Before the popularity of 80s culture and Latin influence became a reality, Miami’s musical identity was defined primarily by soulful roots and jazzy rhythms. When the world’s greatest musicians flocked down south for a bit more expressive freedom, it was Miami’s beaches and jam-packed clubs that drew their attention and local collectives like RnBae have been keeping that soul alive with their consistently awesome gatherings, getdowns, and Miami musical spotlights. Celebrating their third year on December 20th, we asked them and the team at Gramps to help lead us through some pivotal points in Miami’s musical history. Take a tour:
If you haven’t heard of the legend that was Blowfly, we highly suggest you do some serious research. Not only was Clarence Reid a prolific and influential producer (working with the likes of Betty Wright), but he released many a hit through the catchy stage name. Most of which were pre-Weird Al, raunchy versions of classic hits (think: “Sh*tting on the Dock of the Bay”), but include the original, self-pressed 1964 version of “Blowfly’s Rapp” in South Florida, laying credible claim as the first rap record.
If ever a more powerful singer in gospel history, Aretha Franklin marked a conscious change in music with her presence. Amassing an epically extensive collection of soulful hits, the songstress’ affect on music history can still be felt today. But we’re looking back at a lesser known moment of Miami music history: her first concert here at the ripe age of 15. It happened at Northwestern High School for $1.25 per ticket.
In 2014, the documentary “Deep City: the Birth of the Miami Sound” was released, sharing a glimpse of Miami’s own special flavor of Motown with the world. The biggest star of the Miami Soul Sound was Betty Wright, whose hits including “Clean Up Woman” and “Shoorah! Shoorah!” were classic R&B tracks recorded locally, — until edging into disco with “Where Is the Love,” which earned a GRAMMY for Best R&B Song.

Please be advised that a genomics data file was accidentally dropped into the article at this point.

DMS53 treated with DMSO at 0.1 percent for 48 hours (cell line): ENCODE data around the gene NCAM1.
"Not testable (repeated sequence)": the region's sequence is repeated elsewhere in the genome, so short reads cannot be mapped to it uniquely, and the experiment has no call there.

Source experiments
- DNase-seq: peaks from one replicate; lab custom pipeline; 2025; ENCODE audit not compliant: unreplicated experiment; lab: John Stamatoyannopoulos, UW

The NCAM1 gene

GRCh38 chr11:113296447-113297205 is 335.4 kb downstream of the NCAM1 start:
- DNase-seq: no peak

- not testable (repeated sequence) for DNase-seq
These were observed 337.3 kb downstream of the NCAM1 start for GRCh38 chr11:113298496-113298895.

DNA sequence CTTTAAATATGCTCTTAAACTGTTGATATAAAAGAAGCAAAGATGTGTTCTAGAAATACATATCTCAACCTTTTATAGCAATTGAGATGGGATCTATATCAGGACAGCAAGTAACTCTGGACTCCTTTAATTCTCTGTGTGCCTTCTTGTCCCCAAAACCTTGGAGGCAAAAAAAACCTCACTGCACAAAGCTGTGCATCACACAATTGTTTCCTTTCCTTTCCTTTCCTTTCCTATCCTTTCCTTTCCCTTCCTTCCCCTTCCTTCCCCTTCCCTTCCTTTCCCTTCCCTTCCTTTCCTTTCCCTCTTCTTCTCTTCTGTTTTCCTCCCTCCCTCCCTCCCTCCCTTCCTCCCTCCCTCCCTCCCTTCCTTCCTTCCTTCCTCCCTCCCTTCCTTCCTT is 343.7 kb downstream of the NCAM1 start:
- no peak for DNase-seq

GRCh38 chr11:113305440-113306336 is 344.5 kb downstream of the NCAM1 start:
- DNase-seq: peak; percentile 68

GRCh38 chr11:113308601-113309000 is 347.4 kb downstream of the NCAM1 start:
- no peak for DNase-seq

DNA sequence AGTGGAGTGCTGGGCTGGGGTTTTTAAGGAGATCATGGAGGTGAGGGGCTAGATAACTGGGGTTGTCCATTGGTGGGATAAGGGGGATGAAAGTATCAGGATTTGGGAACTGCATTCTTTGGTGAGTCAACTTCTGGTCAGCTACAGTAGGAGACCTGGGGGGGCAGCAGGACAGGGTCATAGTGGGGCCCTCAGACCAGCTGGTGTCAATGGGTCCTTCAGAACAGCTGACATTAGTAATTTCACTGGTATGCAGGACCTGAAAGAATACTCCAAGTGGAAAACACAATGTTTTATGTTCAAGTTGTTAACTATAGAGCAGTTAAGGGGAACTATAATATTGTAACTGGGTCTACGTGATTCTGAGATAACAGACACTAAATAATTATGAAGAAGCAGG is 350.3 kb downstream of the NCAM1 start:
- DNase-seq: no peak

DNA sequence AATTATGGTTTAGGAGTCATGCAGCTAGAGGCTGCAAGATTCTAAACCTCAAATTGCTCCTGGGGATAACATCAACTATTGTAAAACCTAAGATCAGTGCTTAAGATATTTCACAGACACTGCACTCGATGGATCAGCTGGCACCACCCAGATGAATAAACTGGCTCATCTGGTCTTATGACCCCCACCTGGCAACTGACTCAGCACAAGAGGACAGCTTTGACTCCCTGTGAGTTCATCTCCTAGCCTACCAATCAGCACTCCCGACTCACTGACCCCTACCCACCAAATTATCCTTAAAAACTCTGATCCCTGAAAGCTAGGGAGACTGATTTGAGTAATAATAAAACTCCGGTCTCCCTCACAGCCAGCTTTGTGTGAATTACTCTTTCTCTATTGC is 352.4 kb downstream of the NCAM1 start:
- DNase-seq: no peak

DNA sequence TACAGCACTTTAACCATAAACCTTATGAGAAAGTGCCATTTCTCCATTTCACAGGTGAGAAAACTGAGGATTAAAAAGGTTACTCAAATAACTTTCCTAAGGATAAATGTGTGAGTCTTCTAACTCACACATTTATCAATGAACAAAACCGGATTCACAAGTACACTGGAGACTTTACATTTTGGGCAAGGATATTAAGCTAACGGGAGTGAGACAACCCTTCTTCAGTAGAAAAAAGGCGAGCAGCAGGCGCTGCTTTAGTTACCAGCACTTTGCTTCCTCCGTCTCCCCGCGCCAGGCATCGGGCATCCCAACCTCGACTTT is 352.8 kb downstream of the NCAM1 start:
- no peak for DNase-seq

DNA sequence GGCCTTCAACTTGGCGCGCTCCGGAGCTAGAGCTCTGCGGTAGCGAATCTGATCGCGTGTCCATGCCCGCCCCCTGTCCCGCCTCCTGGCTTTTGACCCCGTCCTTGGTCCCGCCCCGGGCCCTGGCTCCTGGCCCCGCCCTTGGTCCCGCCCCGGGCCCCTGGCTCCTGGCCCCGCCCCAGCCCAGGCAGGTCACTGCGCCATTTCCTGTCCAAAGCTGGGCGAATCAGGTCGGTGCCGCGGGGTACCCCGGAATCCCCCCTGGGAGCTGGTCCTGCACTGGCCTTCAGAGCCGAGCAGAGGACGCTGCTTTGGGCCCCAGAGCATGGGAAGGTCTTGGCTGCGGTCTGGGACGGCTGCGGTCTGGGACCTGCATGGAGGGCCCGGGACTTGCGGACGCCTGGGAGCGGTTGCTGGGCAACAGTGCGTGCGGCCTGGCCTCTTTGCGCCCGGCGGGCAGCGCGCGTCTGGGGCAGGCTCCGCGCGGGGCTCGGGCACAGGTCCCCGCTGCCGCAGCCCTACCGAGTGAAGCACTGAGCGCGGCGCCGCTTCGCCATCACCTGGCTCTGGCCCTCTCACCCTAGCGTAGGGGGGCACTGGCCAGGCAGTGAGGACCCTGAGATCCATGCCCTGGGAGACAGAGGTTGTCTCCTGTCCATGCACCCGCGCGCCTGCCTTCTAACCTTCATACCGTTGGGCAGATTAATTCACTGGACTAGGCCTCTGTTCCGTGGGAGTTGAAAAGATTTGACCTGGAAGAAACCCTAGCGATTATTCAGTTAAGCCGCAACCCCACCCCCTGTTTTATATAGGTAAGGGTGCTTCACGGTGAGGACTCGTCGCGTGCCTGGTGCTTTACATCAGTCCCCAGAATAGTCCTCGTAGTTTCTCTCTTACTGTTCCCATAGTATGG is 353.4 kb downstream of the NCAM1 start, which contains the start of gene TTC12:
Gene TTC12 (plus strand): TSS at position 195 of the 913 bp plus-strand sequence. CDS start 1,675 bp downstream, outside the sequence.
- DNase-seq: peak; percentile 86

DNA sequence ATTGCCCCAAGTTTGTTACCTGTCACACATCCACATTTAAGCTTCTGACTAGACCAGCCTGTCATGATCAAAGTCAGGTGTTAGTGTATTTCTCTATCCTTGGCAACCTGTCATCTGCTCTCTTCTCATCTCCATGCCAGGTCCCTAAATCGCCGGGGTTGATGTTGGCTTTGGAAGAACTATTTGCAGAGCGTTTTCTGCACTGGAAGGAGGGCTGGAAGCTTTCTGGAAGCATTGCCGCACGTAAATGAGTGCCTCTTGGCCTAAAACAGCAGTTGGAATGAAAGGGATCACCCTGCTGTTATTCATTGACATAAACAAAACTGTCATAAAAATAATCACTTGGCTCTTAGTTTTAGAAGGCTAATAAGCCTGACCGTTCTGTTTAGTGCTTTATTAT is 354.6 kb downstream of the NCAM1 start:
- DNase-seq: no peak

Miami’s music scene actually boasted local record labels that rivaled some of the bigger music hubs like Detroit and Los Angeles. One of them, TK Records, was responsible for giving the world the magical sounds of the funk and R&B outfit, KC and the Sunshine Band, all the way from Hialeah. Originally a Junkanoo band, their sound evolved after the rising popularity of funk and disco in the 70s and 80s.
For a great time, Overtown was seen as a kind of “Harlem of South Florida” brimming with music halls and nightclubs that drew some of music’s greatest names. A richly cultural neighborhood where legends like James Brown broke into the scene, a seminal meeting place for Sam and Dave, and even a frequent favorite of the godfather of R&B, Ray Charles. One key moment in Overtown history was Sam Cooke recording what is considered to be one of the greatest live albums of all time: Live at the Harlem Square Club right here in our hometown.
What started as a Soundcloud playlist, RnBae has grown into a platform for soul and R&B music to thrive in three staple cities of Miami, Atlanta, and NYC. Since 2016, they have hosted a monthly party featuring emerging R&B acts and soul singers like Manu Manzo, Twelve’len and more. This Friday, December 20th, RnBae turns 3 and they’re celebrating in true funky fashion: with tons of amazing tunes and 100% free. Bring your baes (or find one there) to their usual stomping grounds at Gramps and enjoy live, sulrty performances by Carson and Aymber with DJ sets by Kumi and Lumin. RSVP here.
Cover Photo: The Standard Hotels.